Interview: Crystal Stilts
Crystal Stilts is very much a band’s band. Although they draw comparisons as routinely tasteful as The Jesus and Mary Chain, Joy Division and The Velvet Underground, the real appeal of the Brooklyn outfit is altogether less classifiable. The band sounds entirely at home in their mОlange of gloomy, melodic garage rock; from the staunchly adroit riffs that could have been lifted from obscure ‘60s R&B 45’s, through the crunchy organ trills and cavernous reverb, to the cryptic, plaintive baritone of Brad Hargett’s vocals, it’s clear that this band isn’t trying to be anyone but themselves.
Despite sounding stylistically straightforward on the surface, a closer listen to their latest album, In Love With Oblivion, reveals an unsettling juxtaposition of light and dark. The music itself is at once lucid and hazy, the lyrics both plagued by and fascinated with an impending chaos. It feels apt, then, when Hargett answers the phone with an apology, as he retreats from a chaotic scene unfolding outside his Brooklyn apartment with ambulances sounding in the distance. Still, when I mention the comparable air of menace that lurks in many of his band’s songs, Hargett disagrees. “I don’t think anybody is going for that at all,” he says. “I think JB [Townshend, guitarist] even made a bit of an effort to make tunes that were a bit more sunshiney this time around.” It turns out that rather than being intentional, the darkness of their music is simply a byproduct of its genesis. “The things that drive me to write a song are things that are dark. If I were happy, I don’t think I’d write a song,” Hargett explains. “Why bother writing a song if you could go ahead and live your happy life? The process of writing is the process of trying to come to terms with things [which are] a bit darker.”
If the Stilts’ new record In Love With Oblivion shows any kind of departure from the brooding, ad hoc garage rock of their 2009 debut, it’s that it is, at least for the most part, a little brighter. The ocean, and water generally, is a common motif running through the album, which casts a peculiar blanket over the unease. “To be honest, almost all of the songs are either straight from dreams, or inspired by dream imagery,” admits Hargett. “The ocean is something that features in my dreams a lot. I’m not sure if I’m qualified to explain that, [but] I do think that the ocean is a big huge metaphor for the unknown. I think that it comes up a lot as an image in songs, because it represents that aspect of your life that is unknown, the future.”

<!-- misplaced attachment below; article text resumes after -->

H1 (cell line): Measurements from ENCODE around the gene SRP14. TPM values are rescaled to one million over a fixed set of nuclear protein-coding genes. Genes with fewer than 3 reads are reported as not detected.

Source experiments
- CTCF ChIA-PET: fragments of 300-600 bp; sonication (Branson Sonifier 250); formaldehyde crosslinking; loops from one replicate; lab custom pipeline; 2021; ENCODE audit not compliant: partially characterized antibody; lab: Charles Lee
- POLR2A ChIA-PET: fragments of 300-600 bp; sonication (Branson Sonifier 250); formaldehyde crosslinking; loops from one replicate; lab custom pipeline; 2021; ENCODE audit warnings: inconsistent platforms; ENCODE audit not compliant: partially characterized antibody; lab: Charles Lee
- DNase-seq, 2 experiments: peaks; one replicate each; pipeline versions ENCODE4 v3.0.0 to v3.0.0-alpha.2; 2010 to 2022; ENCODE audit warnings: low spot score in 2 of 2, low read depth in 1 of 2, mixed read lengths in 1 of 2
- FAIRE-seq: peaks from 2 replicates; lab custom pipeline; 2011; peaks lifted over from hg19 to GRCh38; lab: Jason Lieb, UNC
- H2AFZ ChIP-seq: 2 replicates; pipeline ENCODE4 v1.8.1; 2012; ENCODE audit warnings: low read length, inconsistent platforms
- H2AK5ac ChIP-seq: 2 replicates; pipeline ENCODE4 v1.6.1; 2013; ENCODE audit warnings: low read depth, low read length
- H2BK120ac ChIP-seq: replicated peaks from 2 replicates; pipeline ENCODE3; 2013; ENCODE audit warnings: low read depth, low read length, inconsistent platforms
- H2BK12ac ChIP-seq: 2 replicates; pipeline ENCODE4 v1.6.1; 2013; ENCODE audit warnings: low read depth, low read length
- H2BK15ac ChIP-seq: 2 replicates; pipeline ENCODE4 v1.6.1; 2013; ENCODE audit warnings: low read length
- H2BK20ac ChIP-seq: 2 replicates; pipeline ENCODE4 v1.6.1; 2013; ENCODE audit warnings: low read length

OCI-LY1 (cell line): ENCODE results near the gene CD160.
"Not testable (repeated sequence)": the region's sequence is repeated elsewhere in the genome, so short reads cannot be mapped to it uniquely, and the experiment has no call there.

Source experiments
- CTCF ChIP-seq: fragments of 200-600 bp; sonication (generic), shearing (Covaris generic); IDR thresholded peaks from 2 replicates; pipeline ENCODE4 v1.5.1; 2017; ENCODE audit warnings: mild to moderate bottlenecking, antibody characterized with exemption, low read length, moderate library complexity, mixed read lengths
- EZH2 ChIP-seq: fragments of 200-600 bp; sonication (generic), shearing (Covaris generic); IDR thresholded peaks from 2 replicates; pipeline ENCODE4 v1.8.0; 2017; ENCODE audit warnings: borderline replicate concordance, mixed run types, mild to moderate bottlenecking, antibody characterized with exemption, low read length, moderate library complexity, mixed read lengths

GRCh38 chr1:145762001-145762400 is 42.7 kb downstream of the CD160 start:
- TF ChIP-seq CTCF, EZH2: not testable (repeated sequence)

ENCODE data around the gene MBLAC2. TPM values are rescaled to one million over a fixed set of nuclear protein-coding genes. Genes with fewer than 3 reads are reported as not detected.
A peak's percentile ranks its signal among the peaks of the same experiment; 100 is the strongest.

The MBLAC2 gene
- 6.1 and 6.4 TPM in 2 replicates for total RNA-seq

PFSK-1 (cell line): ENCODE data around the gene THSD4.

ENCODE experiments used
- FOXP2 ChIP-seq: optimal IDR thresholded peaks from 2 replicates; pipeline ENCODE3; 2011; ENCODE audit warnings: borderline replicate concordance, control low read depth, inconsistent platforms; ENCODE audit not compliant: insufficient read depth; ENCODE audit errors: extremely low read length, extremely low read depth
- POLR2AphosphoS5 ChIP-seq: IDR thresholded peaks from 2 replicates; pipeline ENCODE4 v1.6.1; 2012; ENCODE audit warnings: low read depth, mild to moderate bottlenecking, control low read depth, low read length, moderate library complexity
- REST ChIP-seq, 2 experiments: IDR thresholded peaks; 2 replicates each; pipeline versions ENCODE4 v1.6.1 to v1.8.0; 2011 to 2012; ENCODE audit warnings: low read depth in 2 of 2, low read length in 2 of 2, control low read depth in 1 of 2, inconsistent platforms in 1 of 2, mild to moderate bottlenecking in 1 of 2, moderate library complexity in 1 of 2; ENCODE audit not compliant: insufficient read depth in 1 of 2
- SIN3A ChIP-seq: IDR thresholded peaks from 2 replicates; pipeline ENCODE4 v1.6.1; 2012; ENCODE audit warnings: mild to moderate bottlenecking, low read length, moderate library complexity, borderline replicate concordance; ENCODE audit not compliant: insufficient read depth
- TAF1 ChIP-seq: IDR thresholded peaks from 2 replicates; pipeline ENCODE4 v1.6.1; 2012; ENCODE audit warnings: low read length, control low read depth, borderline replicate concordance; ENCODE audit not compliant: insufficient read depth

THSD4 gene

This sheds some light on the aqueous trills of tracks like ‘Alien Rivers’, a seven-minute jam that incorporates the howling of a kettle into its layers of disorienting textures, amidst tape feedback and spiralling organ. It doesn’t sound like the kind of dream that would be much fun to have – and Hargett explains that the conception of his part in the songs isn’t always wilful. “There’s two different ways it can happen,” he explains. “I started writing down my dreams. At first you wake up and write it down, and it’s just a bunch of nonsense. But then you go back to it and it seems more sensical. ‘Through The Floor’, the first and final verse, I actually woke up repeating those words.”
A closer inspection of that track – the album’s chipper second single – reveals the words: ‘Figures are forming, finding the door / the numbers are trying to say something more.’ In other instances, In Love With Oblivion’s tracks are reconstructions of dream situations. “With songs like ‘Invisible City’, there was a scenario in the dream: I was holding a feather, and someone took me and guided me down into a tomb, and she fed me. That’s literally what it was,” he says. It’s a simple detail which is characteristic of what makes the band’s music so compelling.
Beneath their pronounced stylistic faНade, there’s much to marvel at – which is a shame given that Crystal Stilts seem to attract so many tags casting them simply as an act indebted to cult bands. “I think the Joy Division thing is overdone because it’s solely related to the sound of my voice. It’s just the fact that we sing low and neither of us are great singers, so we don’t have much of a range. And then there’s comparisons like [that of] a man in his mid-forties coming up to us after the Brighton show and telling me that we reminded him of the Doors so much. I might think a song like ‘Alien Rivers’ … to us, that’s more like a Mazzy Star sort of thing. And unlike Hope Sandoval, I’m not a woman, so it ends up reminding people of the Doors more,” says Hargett, exasperated.
At the end of the day, pidgeon-holes are just part of being a successful band, regardless of the hidden depths the music might hold for its makers and its fans. “It’s one of those things where you never really think of anything specifically when you’re writing a song, you just put chords together that sound nice, and by the time it’s over…” he trails off. “It’s just the nature of music journalism, to try and reference things so that the reader can understand it without hearing it.”